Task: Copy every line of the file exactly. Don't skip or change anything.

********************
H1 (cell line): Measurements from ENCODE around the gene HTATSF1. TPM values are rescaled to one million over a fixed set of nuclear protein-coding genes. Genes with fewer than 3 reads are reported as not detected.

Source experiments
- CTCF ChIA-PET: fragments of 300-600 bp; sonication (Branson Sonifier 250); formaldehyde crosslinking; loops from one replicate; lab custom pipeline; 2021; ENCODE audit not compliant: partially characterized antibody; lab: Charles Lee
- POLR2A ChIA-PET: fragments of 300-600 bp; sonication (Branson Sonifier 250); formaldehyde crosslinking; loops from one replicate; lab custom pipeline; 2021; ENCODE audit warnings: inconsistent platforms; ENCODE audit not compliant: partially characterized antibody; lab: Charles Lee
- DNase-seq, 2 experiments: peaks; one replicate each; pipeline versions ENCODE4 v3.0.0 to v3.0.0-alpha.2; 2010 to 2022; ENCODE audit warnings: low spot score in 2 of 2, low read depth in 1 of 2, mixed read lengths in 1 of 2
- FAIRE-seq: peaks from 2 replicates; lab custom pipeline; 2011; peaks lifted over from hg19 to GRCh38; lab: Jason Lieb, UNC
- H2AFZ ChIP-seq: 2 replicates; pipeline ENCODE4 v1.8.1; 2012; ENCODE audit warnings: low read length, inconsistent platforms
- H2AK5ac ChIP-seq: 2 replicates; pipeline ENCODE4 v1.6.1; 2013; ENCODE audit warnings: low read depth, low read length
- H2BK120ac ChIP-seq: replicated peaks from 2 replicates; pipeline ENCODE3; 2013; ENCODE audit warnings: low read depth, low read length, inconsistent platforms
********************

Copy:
H1 (cell line): Measurements from ENCODE around the gene HTATSF1. TPM values are rescaled to one million over a fixed set of nuclear protein-coding genes. Genes with fewer than 3 reads are reported as not detected.

Source experiments
- CTCF ChIA-PET: fragments of 300-600 bp; sonication (Branson Sonifier 250); formaldehyde crosslinking; loops from one replicate; lab custom pipeline; 2021; ENCODE audit not compliant: partially characterized antibody; lab: Charles Lee
- POLR2A ChIA-PET: fragments of 300-600 bp; sonication (Branson Sonifier 250); formaldehyde crosslinking; loops from one replicate; lab custom pipeline; 2021; ENCODE audit warnings: inconsistent platforms; ENCODE audit not compliant: partially characterized antibody; lab: Charles Lee
- DNase-seq, 2 experiments: peaks; one replicate each; pipeline versions ENCODE4 v3.0.0 to v3.0.0-alpha.2; 2010 to 2022; ENCODE audit warnings: low spot score in 2 of 2, low read depth in 1 of 2, mixed read lengths in 1 of 2
- FAIRE-seq: peaks from 2 replicates; lab custom pipeline; 2011; peaks lifted over from hg19 to GRCh38; lab: Jason Lieb, UNC
- H2AFZ ChIP-seq: 2 replicates; pipeline ENCODE4 v1.8.1; 2012; ENCODE audit warnings: low read length, inconsistent platforms
- H2AK5ac ChIP-seq: 2 replicates; pipeline ENCODE4 v1.6.1; 2013; ENCODE audit warnings: low read depth, low read length
- H2BK120ac ChIP-seq: replicated peaks from 2 replicates; pipeline ENCODE3; 2013; ENCODE audit warnings: low read depth, low read length, inconsistent platforms